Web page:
Amy Winehouse Documentary Review

21 Sep


Music Court contributor Beth Kelly is back with a great review of “Amy,” the Amy Winehouse Documentary

Even in death, UK singer/songwriter Amy Winehouse remains an iconic figure in pop culture. Her neo-soul triumph Back to Black won her international fame and fortune – but only part of her renown can really be attributed to her raw talent and vocal skill. Winehouse struggled with addiction, alcoholism, and bulimia for years, and withered under the harsh glare of the spotlight. In the years preceding her death, the young star’s face was often splashed across the cover of tabloids all too eager to document her affinity for drinking and drugging. When she succumbed to alcohol poisoning at the age of 27, few could admit surprise. But who was Winehouse, really? Underneath the beehive and the cat eye makeup, outside the haze of heroin and cocaine, how did the world let such a talented young woman sabotage herself? A new documentary hopes to find out.

As years pass, Winehouse’s devoted fans have seen that she will never truly disappear from the pantheon of musical greats. She’s earned her place among other special musicians we have lost too soon, such as Kurt Cobain, Jimi Hendrix, and Janis Joplin, all of whom died at the young age of 27. Like these stars, a large part of Amy’s downfall was attributed to her inability to “handle” her personal problems while simultaneously churning out successful singles. Documentary filmmaker Asif Kapadia – who’d previously directed a feature on Brazilian racing driver Ayrton Senna – became attached to the idea of a film which would use unseen footage of Winehouse and focus on her life before she made it big.

The documentary, titled Amy, is a welcome addition to the cache of “Rockumentary” films on similarly tortured stars. It’s received positive comparisons to the acclaimed Kurt Cobain documentary Montage of Heck, which also attempted to show its subject as he “really” was – behind the music and mayhem. Rather than focus on the parts of Winehouse’s life that gave her the most grief (her addiction, her tumultuous marriage), audiences get to see Winehouse’s childhood and early successes. Though her life did end tragically and her death is discussed, in the film we come to understand her passing from the point of view of lifelong friends and beloved family members, not swarms of paparazzi and gossip bloggers.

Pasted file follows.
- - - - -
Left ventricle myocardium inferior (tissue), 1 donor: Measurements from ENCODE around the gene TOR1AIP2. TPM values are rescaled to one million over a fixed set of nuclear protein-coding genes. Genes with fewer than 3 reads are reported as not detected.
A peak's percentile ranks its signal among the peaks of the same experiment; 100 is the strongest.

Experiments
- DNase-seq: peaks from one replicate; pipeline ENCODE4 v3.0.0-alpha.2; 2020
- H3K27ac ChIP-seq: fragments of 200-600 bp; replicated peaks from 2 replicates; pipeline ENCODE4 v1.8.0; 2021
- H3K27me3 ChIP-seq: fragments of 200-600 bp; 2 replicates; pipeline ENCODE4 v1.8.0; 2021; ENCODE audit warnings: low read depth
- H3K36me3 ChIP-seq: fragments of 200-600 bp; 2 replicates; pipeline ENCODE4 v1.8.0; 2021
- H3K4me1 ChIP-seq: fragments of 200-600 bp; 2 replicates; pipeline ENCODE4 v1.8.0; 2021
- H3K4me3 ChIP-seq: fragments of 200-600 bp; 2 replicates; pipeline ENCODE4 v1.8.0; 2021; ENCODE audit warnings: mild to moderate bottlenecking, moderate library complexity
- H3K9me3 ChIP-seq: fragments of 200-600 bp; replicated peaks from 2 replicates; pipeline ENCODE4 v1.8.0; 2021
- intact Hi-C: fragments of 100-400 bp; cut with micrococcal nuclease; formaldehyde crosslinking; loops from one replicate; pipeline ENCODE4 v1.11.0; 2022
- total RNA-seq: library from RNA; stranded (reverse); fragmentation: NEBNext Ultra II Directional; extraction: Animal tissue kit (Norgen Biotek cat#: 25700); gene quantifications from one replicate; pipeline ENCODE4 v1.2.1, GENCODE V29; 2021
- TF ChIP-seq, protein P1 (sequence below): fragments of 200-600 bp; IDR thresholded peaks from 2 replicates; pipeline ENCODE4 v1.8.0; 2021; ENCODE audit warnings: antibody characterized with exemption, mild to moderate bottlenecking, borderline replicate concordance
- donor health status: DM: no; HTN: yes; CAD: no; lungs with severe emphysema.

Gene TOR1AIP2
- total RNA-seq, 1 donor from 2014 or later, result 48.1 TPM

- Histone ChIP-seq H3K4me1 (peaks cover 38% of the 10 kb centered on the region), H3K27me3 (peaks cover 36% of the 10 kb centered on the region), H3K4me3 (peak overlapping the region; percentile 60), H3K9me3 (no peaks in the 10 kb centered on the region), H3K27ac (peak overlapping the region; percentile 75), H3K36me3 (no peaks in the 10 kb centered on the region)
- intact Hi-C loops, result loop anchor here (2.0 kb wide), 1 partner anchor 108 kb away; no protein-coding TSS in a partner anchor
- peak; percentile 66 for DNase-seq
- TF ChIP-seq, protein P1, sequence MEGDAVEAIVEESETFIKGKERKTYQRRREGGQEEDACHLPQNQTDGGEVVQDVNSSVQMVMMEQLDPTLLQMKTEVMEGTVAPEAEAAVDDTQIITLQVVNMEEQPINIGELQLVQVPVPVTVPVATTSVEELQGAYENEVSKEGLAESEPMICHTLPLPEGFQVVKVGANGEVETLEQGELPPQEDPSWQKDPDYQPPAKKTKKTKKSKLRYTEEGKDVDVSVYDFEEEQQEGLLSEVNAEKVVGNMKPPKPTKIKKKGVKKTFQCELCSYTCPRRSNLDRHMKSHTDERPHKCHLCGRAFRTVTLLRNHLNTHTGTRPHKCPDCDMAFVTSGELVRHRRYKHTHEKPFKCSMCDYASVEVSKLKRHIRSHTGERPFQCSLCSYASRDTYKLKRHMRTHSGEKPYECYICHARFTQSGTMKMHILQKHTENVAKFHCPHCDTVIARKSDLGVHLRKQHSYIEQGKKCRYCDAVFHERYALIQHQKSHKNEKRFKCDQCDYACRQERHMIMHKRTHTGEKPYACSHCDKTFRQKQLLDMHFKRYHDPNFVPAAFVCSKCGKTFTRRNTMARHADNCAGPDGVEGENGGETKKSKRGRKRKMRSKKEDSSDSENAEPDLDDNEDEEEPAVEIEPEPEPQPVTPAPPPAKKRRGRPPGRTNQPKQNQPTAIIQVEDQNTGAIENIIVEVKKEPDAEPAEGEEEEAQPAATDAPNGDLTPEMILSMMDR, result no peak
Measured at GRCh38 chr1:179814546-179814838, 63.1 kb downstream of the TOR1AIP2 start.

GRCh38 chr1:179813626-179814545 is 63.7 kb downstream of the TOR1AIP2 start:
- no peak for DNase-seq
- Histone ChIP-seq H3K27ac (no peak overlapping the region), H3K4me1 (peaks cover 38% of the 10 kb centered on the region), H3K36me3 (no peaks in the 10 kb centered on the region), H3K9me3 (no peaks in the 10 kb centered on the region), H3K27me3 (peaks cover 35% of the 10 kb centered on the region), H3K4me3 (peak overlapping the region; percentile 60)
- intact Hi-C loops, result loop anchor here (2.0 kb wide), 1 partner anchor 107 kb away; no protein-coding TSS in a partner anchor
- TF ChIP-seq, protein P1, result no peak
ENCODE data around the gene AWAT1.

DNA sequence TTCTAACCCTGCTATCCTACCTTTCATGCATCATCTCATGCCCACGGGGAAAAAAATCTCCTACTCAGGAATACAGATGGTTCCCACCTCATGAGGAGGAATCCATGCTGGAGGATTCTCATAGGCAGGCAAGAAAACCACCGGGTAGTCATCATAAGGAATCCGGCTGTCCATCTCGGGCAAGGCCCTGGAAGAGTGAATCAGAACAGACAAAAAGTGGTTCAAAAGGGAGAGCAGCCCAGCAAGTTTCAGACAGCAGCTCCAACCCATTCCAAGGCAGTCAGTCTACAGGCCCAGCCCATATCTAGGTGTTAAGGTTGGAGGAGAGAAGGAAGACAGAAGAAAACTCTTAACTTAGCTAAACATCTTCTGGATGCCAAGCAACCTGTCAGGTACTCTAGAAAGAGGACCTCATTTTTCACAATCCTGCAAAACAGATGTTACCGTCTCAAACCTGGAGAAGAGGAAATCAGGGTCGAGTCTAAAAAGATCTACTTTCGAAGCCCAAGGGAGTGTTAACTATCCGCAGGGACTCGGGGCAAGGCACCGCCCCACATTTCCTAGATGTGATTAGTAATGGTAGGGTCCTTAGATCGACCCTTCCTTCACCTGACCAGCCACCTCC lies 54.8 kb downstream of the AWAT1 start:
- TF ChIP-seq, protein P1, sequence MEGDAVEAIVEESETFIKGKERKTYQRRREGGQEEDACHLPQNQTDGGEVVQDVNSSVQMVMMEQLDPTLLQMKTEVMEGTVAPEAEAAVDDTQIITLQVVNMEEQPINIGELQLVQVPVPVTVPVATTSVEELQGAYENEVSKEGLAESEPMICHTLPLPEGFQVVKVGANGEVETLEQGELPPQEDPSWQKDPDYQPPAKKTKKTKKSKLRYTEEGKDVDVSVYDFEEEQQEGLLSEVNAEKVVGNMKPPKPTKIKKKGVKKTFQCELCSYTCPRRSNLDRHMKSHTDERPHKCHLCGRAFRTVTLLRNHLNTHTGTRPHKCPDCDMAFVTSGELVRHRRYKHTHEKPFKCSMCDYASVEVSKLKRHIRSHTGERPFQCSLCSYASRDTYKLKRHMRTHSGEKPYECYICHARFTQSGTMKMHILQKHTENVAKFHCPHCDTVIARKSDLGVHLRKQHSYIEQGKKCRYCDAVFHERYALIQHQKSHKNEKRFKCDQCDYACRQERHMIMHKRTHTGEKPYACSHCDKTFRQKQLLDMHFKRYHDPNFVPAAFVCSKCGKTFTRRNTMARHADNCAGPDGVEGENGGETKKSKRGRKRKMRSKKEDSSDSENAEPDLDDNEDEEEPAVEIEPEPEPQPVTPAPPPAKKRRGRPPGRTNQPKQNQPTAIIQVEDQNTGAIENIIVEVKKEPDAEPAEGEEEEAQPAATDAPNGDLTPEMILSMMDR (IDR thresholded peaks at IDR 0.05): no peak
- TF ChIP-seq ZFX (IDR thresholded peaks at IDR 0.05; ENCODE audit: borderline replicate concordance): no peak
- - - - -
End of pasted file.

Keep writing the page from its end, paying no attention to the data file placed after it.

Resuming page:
Since Amy‘s release earlier this summer, the film was met with almost instantaneous acclaim. Critics have praised the way in which this movie humanizes its star – we sympathize with her and relate to the tragedy of a life taken too soon. However, certain members of Winehouse’s family, especially her father Mitch, have criticized the accuracy of the film. Mitch claims he’s been represented as a villain and would like to produce a future documentary about his daughter that more accurately portrays her life. The family does concede that the film includes beautiful videos and photographs of Winehouse, celebrating the parts they loved most about her.

Mere weeks after its release, Amy already sits comfortably in the canon of classic rock music documentaries. It is one of the highest-grossing documentaries ever at the U.K. box office, surpassed only by Fahrenheit 9/11, and has become Britain’s highest-grossing documentary of all time. Amy is widely distributed thanks to a collaborated effort between A24 and DirecTV and is widely available on streaming platforms. It is slated for DVD release in October 2015.

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